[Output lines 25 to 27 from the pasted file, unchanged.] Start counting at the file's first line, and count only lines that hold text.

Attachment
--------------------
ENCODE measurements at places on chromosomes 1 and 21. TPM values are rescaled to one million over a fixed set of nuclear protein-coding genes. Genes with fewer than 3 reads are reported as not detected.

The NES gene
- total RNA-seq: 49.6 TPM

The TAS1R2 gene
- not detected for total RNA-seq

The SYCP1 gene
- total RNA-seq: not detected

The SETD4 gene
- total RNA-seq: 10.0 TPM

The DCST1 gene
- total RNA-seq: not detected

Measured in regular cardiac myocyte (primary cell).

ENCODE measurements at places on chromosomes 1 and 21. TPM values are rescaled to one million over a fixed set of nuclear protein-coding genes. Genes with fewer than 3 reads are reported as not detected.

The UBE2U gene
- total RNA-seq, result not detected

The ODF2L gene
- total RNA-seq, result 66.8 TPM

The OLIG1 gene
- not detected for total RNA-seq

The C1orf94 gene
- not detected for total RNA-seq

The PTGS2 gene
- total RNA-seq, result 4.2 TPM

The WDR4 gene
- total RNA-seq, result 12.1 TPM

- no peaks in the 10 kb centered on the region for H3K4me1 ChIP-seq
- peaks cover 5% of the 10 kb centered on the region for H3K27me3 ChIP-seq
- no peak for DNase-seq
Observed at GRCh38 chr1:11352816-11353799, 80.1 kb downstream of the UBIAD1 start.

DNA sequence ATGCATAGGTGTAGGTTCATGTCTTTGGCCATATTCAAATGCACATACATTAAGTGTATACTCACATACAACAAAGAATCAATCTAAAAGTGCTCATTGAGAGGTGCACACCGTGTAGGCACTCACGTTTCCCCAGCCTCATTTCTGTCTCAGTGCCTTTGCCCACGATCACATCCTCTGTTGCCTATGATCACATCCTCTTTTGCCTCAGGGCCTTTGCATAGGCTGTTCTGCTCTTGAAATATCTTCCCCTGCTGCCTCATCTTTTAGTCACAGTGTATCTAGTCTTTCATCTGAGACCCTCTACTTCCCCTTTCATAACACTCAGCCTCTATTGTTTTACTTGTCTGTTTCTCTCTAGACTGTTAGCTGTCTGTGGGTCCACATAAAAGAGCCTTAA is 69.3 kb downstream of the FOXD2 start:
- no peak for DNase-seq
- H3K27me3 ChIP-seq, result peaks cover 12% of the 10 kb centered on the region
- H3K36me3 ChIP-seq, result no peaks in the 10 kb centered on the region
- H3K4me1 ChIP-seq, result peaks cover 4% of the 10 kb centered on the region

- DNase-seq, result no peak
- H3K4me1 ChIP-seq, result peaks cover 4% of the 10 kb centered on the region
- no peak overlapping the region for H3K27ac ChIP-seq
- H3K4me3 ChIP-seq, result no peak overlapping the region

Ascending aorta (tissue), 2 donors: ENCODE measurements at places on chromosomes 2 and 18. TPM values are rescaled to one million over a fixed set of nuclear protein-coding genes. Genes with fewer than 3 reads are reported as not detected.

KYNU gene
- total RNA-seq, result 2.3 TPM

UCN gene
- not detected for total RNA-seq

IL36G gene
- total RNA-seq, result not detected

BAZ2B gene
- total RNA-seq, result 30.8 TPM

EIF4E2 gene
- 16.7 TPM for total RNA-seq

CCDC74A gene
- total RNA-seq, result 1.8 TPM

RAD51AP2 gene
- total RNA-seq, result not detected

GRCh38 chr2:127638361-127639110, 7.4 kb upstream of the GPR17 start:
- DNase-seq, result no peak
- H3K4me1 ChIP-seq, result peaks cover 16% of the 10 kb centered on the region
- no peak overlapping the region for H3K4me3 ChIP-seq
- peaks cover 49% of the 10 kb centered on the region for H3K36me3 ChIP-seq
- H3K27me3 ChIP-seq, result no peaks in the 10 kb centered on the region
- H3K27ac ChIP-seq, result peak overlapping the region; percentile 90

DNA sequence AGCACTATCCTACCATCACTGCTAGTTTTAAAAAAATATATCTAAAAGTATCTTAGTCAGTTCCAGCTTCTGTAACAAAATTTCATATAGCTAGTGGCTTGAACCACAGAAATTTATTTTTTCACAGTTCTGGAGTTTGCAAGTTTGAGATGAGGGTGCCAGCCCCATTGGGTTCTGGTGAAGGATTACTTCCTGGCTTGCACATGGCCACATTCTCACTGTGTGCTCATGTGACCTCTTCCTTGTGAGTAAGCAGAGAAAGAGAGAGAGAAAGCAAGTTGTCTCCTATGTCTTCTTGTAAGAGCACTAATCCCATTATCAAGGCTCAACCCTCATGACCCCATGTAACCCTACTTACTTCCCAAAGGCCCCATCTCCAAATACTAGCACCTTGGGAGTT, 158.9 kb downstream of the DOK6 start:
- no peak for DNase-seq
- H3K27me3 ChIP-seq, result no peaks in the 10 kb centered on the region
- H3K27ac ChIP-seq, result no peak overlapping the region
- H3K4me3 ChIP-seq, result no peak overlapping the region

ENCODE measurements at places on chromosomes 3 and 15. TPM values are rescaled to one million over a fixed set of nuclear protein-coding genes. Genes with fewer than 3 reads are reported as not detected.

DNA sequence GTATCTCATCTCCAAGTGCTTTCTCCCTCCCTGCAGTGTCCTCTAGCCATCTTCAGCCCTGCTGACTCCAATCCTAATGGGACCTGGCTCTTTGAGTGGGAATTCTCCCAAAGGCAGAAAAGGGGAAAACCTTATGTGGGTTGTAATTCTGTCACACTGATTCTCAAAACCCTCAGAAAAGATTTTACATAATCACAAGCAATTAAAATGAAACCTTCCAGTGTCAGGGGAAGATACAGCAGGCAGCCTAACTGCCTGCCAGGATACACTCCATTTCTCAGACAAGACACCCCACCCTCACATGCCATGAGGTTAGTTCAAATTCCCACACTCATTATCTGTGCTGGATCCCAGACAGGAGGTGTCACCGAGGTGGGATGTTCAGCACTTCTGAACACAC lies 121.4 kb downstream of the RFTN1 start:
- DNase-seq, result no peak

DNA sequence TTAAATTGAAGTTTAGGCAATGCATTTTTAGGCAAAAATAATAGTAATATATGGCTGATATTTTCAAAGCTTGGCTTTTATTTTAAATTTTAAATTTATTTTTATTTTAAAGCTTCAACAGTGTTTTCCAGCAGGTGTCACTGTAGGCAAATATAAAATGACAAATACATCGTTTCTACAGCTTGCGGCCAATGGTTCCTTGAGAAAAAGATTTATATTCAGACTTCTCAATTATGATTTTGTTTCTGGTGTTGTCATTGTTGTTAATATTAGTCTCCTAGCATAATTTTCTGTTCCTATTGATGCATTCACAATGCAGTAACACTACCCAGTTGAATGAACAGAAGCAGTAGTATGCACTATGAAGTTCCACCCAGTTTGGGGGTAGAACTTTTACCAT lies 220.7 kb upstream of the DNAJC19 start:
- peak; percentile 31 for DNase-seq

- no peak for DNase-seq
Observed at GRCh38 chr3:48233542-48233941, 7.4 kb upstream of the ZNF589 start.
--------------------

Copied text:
- total RNA-seq, result 12.1 TPM

- no peaks in the 10 kb centered on the region for H3K4me1 ChIP-seq
- peaks cover 5% of the 10 kb centered on the region for H3K27me3 ChIP-seq